The study, published in BioMed Central's open access journal Molecular Neurodegeneration, found that neurons in the brain were protected after treatment with T-type calcium-channel blockers, which are commonly used to treat epilepsy.
Calcium signaling pathways play a vital role in the survival of neurons in the brain. As age increases, calcium homeostasis can be disrupted in the brain, which may lead to cognitive and functional decline. It therefore raises the possibility that chemicals able to modulate calcium homeostasis could protect neurons.
Jianxin Bao and colleagues, from Washington University, Missouri, USA, were one of the first teams to explore the possible protective effects of blockers for T-type calcium channels. The mechanisms for neuroprotection by these antiepileptic drugs were previously unknown. Bao's team established cell culture models to directly test whether these drugs could preserve neurons in long- and short-term cultures in vitro.
They found that neurons showed an increase in viability after treatment with either L-type or T-type calcium channel inhibitors. Furthermore, neurons in the long-term and short-term cultures were protected, respectively, by L-type and T-type calcium channel blockers, suggesting that more than one calcium-signaling mechanism exists to regulate long- and short-term neuron survival.
There are presently no effective medications for age-related neurodegeneration. Bao said "Our data provides implications for the use of this family of anti-epileptic drugs in developing new treatments for neuronal injury, and for the need of further studies of the use of such drugs in age-related neurodegenerative disorders."1. Neuroprotective effects of blockers for T-type calcium channels
3. BioMed Central (http://www.biomedcentral.com/) is an STM (Science, Technology and Medicine) publisher which has pioneered the open access publishing model. All peer-reviewed research articles published by BioMed Central are made immediately and freely accessible online, and are licensed to allow redistribution and reuse. BioMed Central is part of Springer Science+Business Media, a leading global publisher in the STM sector.
Charlotte Webber | EurekAlert!
Win-win strategies for climate and food security
02.10.2017 | International Institute for Applied Systems Analysis (IIASA)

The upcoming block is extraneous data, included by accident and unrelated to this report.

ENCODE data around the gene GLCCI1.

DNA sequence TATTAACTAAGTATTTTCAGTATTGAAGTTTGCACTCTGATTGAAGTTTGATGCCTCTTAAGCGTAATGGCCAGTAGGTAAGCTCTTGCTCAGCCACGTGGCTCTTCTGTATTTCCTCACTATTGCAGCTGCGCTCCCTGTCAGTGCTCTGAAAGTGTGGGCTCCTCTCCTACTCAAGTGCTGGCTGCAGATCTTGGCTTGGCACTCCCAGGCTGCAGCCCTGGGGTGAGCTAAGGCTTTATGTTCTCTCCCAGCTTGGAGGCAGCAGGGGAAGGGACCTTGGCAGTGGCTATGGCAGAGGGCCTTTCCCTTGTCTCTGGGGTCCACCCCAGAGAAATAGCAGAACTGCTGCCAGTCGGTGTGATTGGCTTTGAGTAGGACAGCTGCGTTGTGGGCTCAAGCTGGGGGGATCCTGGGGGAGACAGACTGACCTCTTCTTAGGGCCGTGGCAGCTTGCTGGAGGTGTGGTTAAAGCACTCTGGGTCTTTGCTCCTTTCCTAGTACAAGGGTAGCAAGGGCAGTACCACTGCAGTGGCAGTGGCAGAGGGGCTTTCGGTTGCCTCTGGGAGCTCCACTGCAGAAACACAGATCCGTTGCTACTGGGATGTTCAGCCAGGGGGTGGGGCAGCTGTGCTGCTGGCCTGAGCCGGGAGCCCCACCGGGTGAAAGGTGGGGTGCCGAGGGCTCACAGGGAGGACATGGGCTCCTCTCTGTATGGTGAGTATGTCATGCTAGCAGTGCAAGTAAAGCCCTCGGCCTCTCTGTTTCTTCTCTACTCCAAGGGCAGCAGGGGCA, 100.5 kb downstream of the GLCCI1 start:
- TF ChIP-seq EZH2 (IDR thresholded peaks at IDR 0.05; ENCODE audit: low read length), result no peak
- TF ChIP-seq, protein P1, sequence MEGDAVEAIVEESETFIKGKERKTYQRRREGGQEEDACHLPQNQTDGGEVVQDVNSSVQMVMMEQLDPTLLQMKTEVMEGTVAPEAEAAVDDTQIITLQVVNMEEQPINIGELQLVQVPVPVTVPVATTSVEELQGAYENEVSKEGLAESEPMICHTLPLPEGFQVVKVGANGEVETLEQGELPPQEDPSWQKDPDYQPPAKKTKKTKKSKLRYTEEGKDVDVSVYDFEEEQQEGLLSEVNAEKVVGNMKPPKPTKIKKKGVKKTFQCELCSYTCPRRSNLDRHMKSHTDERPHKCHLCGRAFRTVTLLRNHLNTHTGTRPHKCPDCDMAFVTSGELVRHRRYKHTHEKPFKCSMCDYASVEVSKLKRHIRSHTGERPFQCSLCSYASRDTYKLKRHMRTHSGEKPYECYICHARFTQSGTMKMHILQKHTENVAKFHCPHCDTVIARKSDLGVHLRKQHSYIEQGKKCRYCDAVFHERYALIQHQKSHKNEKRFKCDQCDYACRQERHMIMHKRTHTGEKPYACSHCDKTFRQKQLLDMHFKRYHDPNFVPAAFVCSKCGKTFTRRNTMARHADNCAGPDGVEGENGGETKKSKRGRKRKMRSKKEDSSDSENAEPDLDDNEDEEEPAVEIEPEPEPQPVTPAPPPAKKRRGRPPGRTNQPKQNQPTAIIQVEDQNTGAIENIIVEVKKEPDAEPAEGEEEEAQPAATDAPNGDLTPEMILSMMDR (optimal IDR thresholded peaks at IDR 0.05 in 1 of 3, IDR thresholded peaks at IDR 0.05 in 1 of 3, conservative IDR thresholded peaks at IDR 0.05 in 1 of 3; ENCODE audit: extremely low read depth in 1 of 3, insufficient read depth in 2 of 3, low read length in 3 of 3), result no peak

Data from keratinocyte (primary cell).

The personality factor: How to foster the sharing of research data
06.09.2017 | ZBW – Leibniz-Informationszentrum Wirtschaft
University of Maryland researchers contribute to historic detection of gravitational waves and light created by event
On August 17, 2017, at 12:41:04 UTC, scientists made the first direct observation of a merger between two neutron stars--the dense, collapsed cores that remain...
Seven new papers describe the first-ever detection of light from a gravitational wave source. The event, caused by two neutron stars colliding and merging together, was dubbed GW170817 because it sent ripples through space-time that reached Earth on 2017 August 17. Around the world, hundreds of excited astronomers mobilized quickly and were able to observe the event using numerous telescopes, providing a wealth of new data.
Previous detections of gravitational waves have all involved the merger of two black holes, a feat that won the 2017 Nobel Prize in Physics earlier this month....
Material defects in end products can quickly result in failures in many areas of industry, and have a massive impact on the safe use of their products. This is why, in the field of quality assurance, intelligent, nondestructive sensor systems play a key role. They allow testing components and parts in a rapid and cost-efficient manner without destroying the actual product or changing its surface. Experts from the Fraunhofer IZFP in Saarbrücken will be presenting two exhibits at the Blechexpo in Stuttgart from 7–10 November 2017 that allow fast, reliable, and automated characterization of materials and detection of defects (Hall 5, Booth 5306).
When quality testing uses time-consuming destructive test methods, it can result in enormous costs due to damaging or destroying the products. And given that...
Using a new cooling technique MPQ scientists succeed at observing collisions in a dense beam of cold and slow dipolar molecules.
How do chemical reactions proceed at extremely low temperatures? The answer requires the investigation of molecular samples that are cold, dense, and slow at...
Scientists from the Max Planck Institute of Quantum Optics, using high precision laser spectroscopy of atomic hydrogen, confirm the surprisingly small value of the proton radius determined from muonic hydrogen.
It was one of the breakthroughs of the year 2010: Laser spectroscopy of muonic hydrogen resulted in a value for the proton charge radius that was significantly...
17.10.2017 | Event News
10.10.2017 | Event News
10.10.2017 | Event News
20.10.2017 | Information Technology
20.10.2017 | Materials Sciences
20.10.2017 | Interdisciplinary Research